If you ask Nicholas Borelli II--better known as Nicky Deuce--winter in New Jersey is awfully boring compared to summertime in Brooklyn, where he had the best two weeks of his life. Now it's cold out, he's back in school, and he has to live without Grandma Tutti's home cooked Italian meals and Uncle Frankie's funny tough-guy attitude. But not for long! Nicky's father is throwing a New Year's Eve party and the whole family is going to stay at their house and the gang from Brooklyn is coming to visit. By Christmas, Nicky's home is brimming with Brooklyn accents. Grandma Tutti wastes no time taking over the kitchen while Uncle Frankie charms the neighbors and cousin Tommy beats up Dirk Van Allen, the biggest jerk in the neighborhood. Suddenly Tommy becomes a local hero but he and Nicky also become the prime target of a bully's revenge. Nicky Deuce is about to find out that winter in New Jersey is anything but boring.
It's July, and Nicholas Borelli II's parents are scheduled to spend two weeks on a cruise. Nicholas will spend those two weeks, as he does every summer, at Camp Wannameka. The night before he's to leave, however, there's a phone call: thanks to an explosion in the septic system, camp is canceled. The only place for Nicholas to go instead is to his grandmother's house in Bensonhurst, Brooklyn, New York. Nicholas's father grew up in Brooklyn, but you'd hardly know it. An Italian dinner at Nicholas's house in the suburbs is whole wheat pasta, organic tomato sauce, and, if he's lucky, a tofu meatball. And Brooklyn? Well, Brooklyn is the place his father left and never talks about. Nicholas has never been there, and he doesn't want to go now. But when Nicholas tastes his grandma Tutti's meatballs for the first time, gets a nickname from his uncle Frankie, and makes a friend in the neighborhood, his feelings about Brooklyn-and family-begin to change.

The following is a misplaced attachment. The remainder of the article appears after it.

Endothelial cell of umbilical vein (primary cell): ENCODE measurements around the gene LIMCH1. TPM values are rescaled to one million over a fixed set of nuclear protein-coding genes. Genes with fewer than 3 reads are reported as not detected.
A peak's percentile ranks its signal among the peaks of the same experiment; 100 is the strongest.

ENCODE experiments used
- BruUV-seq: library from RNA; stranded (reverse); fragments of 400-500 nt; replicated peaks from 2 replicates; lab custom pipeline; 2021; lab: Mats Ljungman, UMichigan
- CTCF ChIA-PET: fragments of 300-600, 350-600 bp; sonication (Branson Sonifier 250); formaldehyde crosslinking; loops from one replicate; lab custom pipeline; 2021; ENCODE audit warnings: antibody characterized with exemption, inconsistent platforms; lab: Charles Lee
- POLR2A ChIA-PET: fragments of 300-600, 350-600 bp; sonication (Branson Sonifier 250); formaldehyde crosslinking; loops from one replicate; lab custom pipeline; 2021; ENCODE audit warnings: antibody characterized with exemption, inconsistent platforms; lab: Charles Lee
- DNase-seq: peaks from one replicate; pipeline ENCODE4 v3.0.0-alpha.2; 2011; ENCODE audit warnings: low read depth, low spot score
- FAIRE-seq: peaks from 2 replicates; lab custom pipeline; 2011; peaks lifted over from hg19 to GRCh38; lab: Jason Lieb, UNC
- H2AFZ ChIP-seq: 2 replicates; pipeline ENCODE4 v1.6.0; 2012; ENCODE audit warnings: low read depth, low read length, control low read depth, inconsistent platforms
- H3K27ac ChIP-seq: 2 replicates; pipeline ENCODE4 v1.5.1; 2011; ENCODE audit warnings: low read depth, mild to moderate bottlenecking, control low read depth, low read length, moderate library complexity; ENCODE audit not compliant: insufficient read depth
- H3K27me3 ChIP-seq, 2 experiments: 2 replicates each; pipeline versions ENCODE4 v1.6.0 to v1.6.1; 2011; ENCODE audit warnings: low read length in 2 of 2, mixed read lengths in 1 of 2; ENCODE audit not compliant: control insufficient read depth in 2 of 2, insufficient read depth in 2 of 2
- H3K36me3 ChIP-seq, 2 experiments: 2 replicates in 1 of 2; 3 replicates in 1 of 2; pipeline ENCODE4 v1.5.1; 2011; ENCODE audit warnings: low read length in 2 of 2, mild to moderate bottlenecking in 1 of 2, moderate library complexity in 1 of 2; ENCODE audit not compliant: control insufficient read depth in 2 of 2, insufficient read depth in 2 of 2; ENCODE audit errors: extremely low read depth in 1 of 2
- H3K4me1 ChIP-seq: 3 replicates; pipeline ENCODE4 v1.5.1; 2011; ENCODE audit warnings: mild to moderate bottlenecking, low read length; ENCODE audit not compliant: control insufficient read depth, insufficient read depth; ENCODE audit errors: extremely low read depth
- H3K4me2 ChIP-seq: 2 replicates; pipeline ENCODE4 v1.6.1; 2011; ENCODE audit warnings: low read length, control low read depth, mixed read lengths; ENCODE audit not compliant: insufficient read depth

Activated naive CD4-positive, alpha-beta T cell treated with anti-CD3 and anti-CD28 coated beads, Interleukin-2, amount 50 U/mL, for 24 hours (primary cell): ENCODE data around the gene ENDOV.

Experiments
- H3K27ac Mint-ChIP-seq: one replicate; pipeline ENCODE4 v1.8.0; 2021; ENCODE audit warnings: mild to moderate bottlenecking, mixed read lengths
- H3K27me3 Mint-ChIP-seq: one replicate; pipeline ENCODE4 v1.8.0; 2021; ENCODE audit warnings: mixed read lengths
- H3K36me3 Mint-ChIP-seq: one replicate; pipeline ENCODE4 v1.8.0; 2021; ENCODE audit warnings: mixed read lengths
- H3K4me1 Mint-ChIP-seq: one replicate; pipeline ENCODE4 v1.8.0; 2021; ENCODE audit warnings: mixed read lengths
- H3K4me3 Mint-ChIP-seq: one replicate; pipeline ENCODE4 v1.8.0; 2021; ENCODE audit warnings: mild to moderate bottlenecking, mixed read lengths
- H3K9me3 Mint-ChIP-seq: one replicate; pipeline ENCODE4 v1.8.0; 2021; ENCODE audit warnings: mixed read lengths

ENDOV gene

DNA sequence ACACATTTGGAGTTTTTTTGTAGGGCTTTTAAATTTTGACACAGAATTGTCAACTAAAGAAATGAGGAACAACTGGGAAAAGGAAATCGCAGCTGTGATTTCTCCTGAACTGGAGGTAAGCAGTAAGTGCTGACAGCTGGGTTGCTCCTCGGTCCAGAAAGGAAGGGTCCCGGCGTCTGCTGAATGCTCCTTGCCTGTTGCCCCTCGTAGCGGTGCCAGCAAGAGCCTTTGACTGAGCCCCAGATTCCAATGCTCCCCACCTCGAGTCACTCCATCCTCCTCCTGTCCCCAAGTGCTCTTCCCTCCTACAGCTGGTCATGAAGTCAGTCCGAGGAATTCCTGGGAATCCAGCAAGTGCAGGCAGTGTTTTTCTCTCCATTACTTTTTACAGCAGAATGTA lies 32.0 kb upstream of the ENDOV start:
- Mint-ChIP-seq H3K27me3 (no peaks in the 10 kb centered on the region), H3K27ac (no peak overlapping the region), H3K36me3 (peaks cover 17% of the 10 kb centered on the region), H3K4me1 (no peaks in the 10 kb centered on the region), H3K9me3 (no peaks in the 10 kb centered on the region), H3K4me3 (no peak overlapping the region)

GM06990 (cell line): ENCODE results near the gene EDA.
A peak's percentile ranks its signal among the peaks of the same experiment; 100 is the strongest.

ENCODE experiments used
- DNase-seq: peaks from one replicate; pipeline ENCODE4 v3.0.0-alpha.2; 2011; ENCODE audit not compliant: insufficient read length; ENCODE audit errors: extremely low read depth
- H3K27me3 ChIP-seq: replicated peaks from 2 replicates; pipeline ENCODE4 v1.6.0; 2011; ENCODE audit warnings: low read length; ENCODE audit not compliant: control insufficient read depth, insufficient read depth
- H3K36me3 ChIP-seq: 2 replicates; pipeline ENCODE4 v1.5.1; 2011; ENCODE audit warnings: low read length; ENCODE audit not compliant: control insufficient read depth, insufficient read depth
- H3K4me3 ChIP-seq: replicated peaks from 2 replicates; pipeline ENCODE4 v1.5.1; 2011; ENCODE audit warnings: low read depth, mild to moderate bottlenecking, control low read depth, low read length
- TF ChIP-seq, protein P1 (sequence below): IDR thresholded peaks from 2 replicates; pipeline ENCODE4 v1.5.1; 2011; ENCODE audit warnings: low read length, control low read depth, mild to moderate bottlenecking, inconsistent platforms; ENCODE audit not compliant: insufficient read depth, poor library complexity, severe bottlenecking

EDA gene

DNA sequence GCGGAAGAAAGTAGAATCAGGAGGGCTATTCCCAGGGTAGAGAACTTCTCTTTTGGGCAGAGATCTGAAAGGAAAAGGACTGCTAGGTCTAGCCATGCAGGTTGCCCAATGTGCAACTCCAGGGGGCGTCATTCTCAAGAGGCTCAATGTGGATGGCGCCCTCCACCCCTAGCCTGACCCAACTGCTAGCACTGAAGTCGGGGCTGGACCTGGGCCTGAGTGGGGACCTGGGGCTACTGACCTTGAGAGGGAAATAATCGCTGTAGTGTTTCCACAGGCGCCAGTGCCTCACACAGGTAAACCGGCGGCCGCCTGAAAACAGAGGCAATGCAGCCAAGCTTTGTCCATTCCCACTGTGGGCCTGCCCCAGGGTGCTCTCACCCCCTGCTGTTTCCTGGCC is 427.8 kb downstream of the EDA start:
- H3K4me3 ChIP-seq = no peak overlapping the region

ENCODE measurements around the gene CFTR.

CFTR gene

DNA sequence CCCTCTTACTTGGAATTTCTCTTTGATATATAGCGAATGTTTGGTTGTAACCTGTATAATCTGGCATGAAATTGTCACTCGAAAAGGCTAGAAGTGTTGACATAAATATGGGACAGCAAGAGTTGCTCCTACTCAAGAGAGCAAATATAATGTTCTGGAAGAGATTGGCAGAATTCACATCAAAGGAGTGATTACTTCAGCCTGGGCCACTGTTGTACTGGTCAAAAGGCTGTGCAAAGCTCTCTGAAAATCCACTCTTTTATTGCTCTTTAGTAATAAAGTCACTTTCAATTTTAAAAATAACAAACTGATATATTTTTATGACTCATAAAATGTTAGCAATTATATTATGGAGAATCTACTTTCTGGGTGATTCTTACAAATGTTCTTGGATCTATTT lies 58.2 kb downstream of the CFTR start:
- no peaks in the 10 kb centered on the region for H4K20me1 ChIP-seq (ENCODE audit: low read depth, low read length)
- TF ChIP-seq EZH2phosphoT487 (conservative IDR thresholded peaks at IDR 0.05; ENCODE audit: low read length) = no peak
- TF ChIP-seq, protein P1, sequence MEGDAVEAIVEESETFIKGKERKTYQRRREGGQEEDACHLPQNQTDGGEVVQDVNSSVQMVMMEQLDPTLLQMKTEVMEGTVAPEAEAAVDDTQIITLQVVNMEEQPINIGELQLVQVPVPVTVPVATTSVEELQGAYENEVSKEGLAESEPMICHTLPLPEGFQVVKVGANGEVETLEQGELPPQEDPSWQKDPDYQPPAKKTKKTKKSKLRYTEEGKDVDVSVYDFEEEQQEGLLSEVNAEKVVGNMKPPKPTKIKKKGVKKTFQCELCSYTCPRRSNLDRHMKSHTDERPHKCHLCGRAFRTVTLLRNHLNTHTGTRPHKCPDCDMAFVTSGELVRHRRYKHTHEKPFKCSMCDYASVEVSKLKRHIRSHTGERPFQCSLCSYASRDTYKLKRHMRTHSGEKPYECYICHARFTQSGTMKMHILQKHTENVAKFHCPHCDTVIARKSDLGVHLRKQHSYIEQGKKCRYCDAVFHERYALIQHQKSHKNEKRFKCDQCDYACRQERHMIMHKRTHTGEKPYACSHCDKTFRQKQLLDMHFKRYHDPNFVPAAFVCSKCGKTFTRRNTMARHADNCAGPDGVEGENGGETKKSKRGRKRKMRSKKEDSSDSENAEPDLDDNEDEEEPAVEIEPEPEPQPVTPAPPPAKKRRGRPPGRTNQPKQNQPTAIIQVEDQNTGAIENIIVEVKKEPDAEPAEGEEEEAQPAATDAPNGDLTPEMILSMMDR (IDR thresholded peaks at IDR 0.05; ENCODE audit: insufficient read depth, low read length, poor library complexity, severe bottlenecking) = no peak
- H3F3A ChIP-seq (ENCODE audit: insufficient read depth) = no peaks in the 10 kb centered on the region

In October 2002, ordinary Americans feared for their lives, too frightened to pump gas at the local station or allow their children to play outdoors. For twenty-three nightmarish days, a nation felt at the mercy of unknown killers who seemingly chose victims at random. Now, a year after those horrific events, comes a book by the man whose courage, integrity, and tenacious dedication helped finally to crack the case